- Thanks to Scotland being in the UK it's easier for me to invest in Scotland. Case in point: I've invested thousands of pounds in the Boyndie Windfarm Cooperative; which means I effectively supply carbon-free energy to a number of houses in Scotland. With TUKES it would have been much harder for me to invest in Scottish wind farms and by that token harder for me to invest in English wind farms either.
- My largest sales for FIGnition have been thanks to Strathclyde University, a Scottish University; through their investment with me RS Components decided to take the risk and place an order with me too. It would have been much harder for them to do that if Scotland wasn't part of the UK.
So far who's winning? On balance, Scotland. The amount of money I've made out of Scotland is less than the amount Scotland's made out of me in this respect. And what if Scotland leaves the UK? Then I'll make more money from Scotland than it's likely to invest in me simply because trade won't be quite so open and my current investments have a long-term payback.
To my mind, being part of the UK is in one sense an unpatriotic and therefore good thing to do, because it means considering the interests of the community outside the country. To my mind the whole Nationalist cause, whether it's the Front Nationale in France; the UKIP or the Scottish SNP are all expressions of the same trend when faced with the economic challenges post-2008: an inevitable trend to blame the issues on outsiders (the EU, immigrants or London) combined with hubristic jingoism. It doesn't follow. It's far more likely that the loss of Scotland would lead to greater economic hardship for both TUKES and Scotland.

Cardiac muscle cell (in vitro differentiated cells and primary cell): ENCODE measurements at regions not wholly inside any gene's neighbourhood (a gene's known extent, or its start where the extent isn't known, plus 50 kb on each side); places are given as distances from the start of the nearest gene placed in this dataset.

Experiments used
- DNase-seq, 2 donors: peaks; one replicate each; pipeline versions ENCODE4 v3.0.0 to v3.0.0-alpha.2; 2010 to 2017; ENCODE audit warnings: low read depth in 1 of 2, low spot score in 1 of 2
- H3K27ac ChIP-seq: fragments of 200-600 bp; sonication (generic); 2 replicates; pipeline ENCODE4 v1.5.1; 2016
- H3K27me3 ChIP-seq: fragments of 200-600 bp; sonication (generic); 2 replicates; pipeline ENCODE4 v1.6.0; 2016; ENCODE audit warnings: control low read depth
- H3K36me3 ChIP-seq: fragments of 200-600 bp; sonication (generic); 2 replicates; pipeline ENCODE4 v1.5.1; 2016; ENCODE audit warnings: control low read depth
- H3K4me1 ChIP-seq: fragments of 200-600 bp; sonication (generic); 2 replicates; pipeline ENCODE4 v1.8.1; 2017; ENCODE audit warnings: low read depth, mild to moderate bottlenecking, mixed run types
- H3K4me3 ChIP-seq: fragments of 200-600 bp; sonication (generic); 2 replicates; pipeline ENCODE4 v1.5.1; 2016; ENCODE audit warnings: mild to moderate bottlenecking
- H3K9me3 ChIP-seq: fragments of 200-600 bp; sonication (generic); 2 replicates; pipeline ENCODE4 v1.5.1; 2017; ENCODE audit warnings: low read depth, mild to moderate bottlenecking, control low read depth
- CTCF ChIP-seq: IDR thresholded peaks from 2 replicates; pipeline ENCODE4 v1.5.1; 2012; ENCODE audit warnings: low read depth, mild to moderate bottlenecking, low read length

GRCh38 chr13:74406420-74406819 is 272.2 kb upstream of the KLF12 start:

For example, here's one scenario. If Scotland leaves the UK then it is likely that TUKES would shift in a more right-wing: England, Wales and N.I would become more nationalistic, UKIP (or TUKESIP as perhaps it should be called) would gain power, not least because there would be a loss of confidence in David Cameron, but also because the same trends that would have pushed Scotland into independence have been pushing the whole of the UK towards Nationalism.
This would raise the prospect of TUKES leaving the EU sooner, which would mean that Scotland (though newly independent) would also be at least temporarily leaving the EU. So, Scotland's independence will make it more likely the whole of the UK would leave the EU and the loss of the TUKES from the EU would help destabilise the EU itself (which isn't exactly looking solid right now).
The outgoing President of the European Council, Herman Van Rompuy, said a few years ago that "a rising tide of nationalism is the EU's biggest enemy... In every member state there are people who believe their country can survive alone in the globalised world. It's a lie... the time of the homogenous nation state is over."
The mistake is to think that independence means escaping from domination, but in reality the UK is interdependent and so the process is one of de-interdependence. That's what's really being voted on. It's the same issue as independence from the EU - though the ties are less strong and France/Germany have been the dominant partners, it will be bad for all concerned if we leave.
The mistake with Nationalism is to undervalue the level of interdependence. That's the problem with London, because it has an implicitly built-in Regionalism which under-values the interdependence of the rest of the UK. So, a vote for Nationalism validates London's attitude because it says "Hey, you got it right, we'll take it a step further." The rest of the UK feels the Regionalism and doesn't like it, but the solution isn't to go it alone and to form a break-away Northumbria (though with 15 million people* they'd have nearly 3 times the clobber of Scotland).
The solution is to make London more accountable, to redistribute power across the Kingdom rather than validate the Regionalism. It means bringing in laws that cause concentrations of power within the UK to look further afield and that can only be done by increasing the level of interdependence.
And another reason why I don't want to lose Scotland? Because I really like Scottish people, and so in my mind, The United Kingdom Except Scotland just Isn't Good Company.
(This is the first blog of two on why I think Scottish Independence isn't a good thing, the next blog is coming soon!).